Updated March 26 at 12:27am

Still a place for foreign workers?

After his inauguration, President Donald Trump hastily implemented stringent immigration policy that immediately caused mass confusion, blocking immigrants with green cards and visas from entering the country and deepening a sense of uncertainty for …

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Still a place for foreign workers?

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After his inauguration, President Donald Trump hastily implemented stringent immigration policy that immediately caused mass confusion, blocking immigrants with green cards and visas from entering the country and deepening a sense of uncertainty for many foreigners looking to the U.S. for work.

In Newport and other coastal Rhode Island communities, those workers have often relied on H2-B visas, granted for nonagricultural temporary jobs in the U.S. These workers have for years toiled in hotels and restaurants during the busy summer months.

Though use of the visa has not been as widespread locally in recent years as the region struggled with the aftermath of the Great Recession, it is still used, including by Newport Harbor Corp. Kristin Fahey, director of human resources, said the company has relied on H2-B visa holders from Jamaica for the past 17 years and has already applied for 22 H2-B visas for this summer.

"There are certain jobs and skill sets we've found successfully by using this program … your line-level employees, unskilled laborers," she said, including cooks and bussers.

Fahey said NHC hires 500 seasonal workers – mostly local college students. Visa holders make up a small number of employees, yet their roles are so important the company purchased three houses specifically to quarter H2-B visa holders, she said: "We decided years ago it was worth the investment."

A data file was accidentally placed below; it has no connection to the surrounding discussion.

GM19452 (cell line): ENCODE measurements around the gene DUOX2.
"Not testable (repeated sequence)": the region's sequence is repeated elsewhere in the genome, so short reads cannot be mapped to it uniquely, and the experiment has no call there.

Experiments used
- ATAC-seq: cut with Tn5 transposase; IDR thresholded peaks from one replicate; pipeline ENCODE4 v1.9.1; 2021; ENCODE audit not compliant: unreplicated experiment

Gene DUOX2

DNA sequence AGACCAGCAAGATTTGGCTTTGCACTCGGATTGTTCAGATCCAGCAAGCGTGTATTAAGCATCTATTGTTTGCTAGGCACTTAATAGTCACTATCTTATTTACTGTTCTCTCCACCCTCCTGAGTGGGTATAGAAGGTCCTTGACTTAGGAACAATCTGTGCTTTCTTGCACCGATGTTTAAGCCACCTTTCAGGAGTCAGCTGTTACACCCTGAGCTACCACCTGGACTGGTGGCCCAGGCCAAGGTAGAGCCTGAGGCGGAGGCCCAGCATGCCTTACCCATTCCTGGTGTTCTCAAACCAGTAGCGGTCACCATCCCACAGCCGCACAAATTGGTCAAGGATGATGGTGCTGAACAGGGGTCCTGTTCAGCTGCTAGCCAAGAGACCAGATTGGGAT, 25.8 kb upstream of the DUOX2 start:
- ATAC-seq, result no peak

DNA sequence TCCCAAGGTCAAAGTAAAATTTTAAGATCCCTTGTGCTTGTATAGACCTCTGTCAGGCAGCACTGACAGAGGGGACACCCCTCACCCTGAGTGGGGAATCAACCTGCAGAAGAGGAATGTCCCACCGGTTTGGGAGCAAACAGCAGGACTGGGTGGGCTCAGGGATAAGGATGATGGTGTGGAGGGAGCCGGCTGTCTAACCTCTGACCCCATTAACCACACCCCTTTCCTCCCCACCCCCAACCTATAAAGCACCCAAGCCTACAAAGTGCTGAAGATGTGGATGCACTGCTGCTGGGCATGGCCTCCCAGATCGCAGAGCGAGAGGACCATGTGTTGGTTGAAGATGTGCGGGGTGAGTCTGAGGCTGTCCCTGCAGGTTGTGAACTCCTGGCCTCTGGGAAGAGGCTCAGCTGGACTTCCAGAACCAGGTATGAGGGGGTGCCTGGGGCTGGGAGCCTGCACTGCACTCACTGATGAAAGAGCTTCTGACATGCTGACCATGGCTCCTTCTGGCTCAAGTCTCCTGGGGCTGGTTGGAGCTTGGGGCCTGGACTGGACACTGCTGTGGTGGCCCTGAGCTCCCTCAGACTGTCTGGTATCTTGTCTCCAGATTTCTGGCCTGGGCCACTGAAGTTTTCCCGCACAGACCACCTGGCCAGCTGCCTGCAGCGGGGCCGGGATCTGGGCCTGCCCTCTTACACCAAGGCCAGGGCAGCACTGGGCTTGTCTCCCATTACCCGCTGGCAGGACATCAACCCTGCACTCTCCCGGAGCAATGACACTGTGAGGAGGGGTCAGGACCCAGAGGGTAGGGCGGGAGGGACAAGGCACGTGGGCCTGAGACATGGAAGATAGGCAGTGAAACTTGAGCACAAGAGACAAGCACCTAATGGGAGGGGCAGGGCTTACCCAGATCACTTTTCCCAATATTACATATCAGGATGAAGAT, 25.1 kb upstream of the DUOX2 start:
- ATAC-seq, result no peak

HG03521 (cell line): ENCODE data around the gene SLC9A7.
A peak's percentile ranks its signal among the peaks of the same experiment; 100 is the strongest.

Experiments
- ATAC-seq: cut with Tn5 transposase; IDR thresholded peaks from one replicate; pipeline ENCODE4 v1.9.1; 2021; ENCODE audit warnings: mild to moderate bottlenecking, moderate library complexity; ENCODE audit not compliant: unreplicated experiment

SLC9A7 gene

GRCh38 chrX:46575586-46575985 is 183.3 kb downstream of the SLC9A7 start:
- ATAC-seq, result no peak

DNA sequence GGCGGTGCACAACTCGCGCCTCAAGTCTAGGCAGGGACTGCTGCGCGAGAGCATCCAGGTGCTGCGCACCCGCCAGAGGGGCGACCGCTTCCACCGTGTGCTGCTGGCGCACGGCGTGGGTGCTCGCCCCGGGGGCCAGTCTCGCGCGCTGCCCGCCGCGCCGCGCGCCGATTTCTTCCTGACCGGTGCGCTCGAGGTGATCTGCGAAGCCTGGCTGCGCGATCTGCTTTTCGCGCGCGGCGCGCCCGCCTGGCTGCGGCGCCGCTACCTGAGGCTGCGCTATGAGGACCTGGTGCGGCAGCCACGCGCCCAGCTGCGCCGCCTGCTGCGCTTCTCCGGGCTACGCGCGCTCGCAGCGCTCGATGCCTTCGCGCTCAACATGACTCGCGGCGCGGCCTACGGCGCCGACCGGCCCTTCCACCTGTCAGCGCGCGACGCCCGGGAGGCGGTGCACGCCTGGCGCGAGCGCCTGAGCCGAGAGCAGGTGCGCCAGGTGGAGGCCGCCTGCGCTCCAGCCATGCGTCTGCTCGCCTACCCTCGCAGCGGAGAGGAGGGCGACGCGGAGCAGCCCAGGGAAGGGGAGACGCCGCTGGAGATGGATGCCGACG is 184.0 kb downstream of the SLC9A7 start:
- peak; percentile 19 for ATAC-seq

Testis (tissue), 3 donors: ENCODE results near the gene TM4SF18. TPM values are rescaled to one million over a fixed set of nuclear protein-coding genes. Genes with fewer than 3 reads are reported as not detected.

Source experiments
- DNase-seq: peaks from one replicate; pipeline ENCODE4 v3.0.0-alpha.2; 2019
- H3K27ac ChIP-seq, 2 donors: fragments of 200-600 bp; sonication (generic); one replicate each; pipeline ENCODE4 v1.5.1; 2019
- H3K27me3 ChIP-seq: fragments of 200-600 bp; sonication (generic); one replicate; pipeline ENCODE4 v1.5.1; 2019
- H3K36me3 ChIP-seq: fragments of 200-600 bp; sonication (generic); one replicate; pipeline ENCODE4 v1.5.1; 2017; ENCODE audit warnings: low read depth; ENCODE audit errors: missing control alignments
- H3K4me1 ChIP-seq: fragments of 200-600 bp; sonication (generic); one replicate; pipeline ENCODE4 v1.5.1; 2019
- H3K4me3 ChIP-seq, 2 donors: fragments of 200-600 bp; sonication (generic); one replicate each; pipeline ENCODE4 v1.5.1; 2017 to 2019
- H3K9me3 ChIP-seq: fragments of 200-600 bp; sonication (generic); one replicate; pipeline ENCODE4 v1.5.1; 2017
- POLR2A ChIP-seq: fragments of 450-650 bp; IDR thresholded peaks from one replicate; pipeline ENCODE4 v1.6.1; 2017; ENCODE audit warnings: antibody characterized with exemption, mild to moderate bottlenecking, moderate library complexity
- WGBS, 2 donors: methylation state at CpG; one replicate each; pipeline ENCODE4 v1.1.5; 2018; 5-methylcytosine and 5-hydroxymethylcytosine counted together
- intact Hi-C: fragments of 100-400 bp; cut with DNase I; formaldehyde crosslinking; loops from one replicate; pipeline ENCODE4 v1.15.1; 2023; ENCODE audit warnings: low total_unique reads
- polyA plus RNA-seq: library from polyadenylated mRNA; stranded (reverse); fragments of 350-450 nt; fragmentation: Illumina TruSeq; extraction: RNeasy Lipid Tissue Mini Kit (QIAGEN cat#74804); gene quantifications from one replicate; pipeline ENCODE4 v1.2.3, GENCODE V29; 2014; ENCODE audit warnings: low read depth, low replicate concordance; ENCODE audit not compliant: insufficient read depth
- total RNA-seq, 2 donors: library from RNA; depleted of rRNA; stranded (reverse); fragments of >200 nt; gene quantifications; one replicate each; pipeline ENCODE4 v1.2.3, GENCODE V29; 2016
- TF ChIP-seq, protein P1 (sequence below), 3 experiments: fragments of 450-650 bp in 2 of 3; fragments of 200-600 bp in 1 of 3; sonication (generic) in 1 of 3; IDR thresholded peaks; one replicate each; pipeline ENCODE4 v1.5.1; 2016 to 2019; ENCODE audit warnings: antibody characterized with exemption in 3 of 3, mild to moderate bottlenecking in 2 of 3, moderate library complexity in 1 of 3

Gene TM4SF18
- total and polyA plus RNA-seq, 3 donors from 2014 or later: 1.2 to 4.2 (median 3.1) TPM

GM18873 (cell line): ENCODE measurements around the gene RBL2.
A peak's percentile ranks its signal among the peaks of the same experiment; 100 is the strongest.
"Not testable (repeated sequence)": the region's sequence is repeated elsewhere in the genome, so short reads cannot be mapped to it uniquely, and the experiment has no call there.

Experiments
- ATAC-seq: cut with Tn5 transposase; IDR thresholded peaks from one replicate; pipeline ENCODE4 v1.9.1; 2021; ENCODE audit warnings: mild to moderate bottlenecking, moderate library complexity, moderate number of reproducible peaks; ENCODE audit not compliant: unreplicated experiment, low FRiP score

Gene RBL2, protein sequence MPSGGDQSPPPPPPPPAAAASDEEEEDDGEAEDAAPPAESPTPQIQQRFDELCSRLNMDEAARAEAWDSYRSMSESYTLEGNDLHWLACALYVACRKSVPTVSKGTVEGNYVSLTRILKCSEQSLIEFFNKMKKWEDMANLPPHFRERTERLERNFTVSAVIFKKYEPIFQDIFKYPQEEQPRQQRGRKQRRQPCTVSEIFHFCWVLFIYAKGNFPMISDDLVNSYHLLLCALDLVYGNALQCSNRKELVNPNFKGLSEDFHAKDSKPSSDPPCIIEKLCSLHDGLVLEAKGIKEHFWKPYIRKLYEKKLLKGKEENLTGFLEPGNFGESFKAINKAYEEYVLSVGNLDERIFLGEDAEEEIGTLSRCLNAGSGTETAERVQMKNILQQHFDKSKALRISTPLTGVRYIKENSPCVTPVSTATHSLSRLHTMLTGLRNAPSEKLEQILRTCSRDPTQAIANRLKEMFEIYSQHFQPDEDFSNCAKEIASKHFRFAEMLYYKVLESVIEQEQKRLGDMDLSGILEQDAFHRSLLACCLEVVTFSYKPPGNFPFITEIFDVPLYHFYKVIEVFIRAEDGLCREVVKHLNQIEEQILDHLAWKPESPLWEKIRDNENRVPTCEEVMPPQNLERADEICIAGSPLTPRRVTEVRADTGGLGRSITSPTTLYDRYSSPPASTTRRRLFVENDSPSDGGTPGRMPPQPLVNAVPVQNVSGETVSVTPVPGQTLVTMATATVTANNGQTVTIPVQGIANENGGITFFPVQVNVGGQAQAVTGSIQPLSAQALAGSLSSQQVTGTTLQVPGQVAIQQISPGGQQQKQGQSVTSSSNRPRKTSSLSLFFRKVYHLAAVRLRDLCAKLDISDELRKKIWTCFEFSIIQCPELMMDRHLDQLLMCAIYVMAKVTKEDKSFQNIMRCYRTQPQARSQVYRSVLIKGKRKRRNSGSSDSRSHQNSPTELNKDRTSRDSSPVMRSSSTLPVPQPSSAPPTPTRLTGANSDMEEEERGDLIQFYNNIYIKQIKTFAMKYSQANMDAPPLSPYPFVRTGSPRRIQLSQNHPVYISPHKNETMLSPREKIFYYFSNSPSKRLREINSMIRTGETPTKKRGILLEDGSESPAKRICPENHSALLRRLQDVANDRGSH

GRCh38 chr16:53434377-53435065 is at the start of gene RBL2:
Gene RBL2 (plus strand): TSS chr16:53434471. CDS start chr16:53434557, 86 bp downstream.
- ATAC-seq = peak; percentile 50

Jamaica is not on the list of countries Trump has sought to temporarily restrict immigrant travel and visa applications from, so NHC is hopeful a new iteration of the travel ban will not discourage foreign workers they've come to rely on.

Dale Venturini, president and CEO of the R.I. Hospitality Association, does not ask members about visa use, but characterized the H2-B visa program as "very expensive, and the paperwork is all-consuming."

She declined to comment on the potential impact of Trump's evolving immigration policy because, she said, Newport hotels don't start to hire until May.

Erin Donovan-Boyle, executive director of the Newport County Chamber of Commerce, does not expect a shortage of foreign visa workers this summer but said she is concerned about 2018.

If stricter visa policies come, "a lot of our industry members will be impacted and their hiring practices will have to adjust," she said, suggesting they'll have to look to locals to fill more slots.

Robert Burnetti, The Hotel Viking's general manager, said the company has already been doing that for several years. He said the hotel no longer employs H2-B visa holders because increased year-round business demands employees live locally. Unlike NHC, Burnetti noted the expense of housing H2-B visa holders as one of the program's prohibitive aspects. •

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